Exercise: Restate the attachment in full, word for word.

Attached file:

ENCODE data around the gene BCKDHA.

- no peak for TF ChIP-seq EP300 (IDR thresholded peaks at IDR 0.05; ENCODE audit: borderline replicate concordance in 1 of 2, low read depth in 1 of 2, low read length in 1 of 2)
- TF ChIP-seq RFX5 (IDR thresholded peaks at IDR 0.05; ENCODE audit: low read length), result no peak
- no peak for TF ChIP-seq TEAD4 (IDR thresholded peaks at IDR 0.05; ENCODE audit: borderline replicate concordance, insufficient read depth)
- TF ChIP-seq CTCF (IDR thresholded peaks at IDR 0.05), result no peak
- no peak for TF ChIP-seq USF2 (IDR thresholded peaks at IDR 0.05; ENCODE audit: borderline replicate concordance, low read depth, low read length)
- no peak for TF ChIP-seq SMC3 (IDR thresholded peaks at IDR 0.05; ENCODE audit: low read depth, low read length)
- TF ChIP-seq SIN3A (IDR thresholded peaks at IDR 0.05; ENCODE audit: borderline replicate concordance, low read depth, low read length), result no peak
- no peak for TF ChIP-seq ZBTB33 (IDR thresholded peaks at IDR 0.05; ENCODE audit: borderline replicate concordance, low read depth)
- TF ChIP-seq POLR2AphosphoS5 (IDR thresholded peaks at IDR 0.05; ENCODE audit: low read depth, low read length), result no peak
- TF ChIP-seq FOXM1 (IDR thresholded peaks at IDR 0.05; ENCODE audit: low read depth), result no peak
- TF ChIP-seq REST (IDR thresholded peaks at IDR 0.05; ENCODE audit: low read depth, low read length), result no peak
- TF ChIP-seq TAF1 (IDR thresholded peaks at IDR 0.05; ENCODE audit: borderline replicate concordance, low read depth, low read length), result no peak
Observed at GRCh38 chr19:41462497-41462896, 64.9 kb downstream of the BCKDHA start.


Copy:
ENCODE data around the gene BCKDHA.

- no peak for TF ChIP-seq EP300 (IDR thresholded peaks at IDR 0.05; ENCODE audit: borderline replicate concordance in 1 of 2, low read depth in 1 of 2, low read length in 1 of 2)
- TF ChIP-seq RFX5 (IDR thresholded peaks at IDR 0.05; ENCODE audit: low read length), result no peak
- no peak for TF ChIP-seq TEAD4 (IDR thresholded peaks at IDR 0.05; ENCODE audit: borderline replicate concordance, insufficient read depth)
- TF ChIP-seq CTCF (IDR thresholded peaks at IDR 0.05), result no peak
- no peak for TF ChIP-seq USF2 (IDR thresholded peaks at IDR 0.05; ENCODE audit: borderline replicate concordance, low read depth, low read length)
- no peak for TF ChIP-seq SMC3 (IDR thresholded peaks at IDR 0.05; ENCODE audit: low read depth, low read length)
- TF ChIP-seq SIN3A (IDR thresholded peaks at IDR 0.05; ENCODE audit: borderline replicate concordance, low read depth, low read length), result no peak
- no peak for TF ChIP-seq ZBTB33 (IDR thresholded peaks at IDR 0.05; ENCODE audit: borderline replicate concordance, low read depth)
- TF ChIP-seq POLR2AphosphoS5 (IDR thresholded peaks at IDR 0.05; ENCODE audit: low read depth, low read length), result no peak
- TF ChIP-seq FOXM1 (IDR thresholded peaks at IDR 0.05; ENCODE audit: low read depth), result no peak
- TF ChIP-seq REST (IDR thresholded peaks at IDR 0.05; ENCODE audit: low read depth, low read length), result no peak
- TF ChIP-seq TAF1 (IDR thresholded peaks at IDR 0.05; ENCODE audit: borderline replicate concordance, low read depth, low read length), result no peak
Observed at GRCh38 chr19:41462497-41462896, 64.9 kb downstream of the BCKDHA start.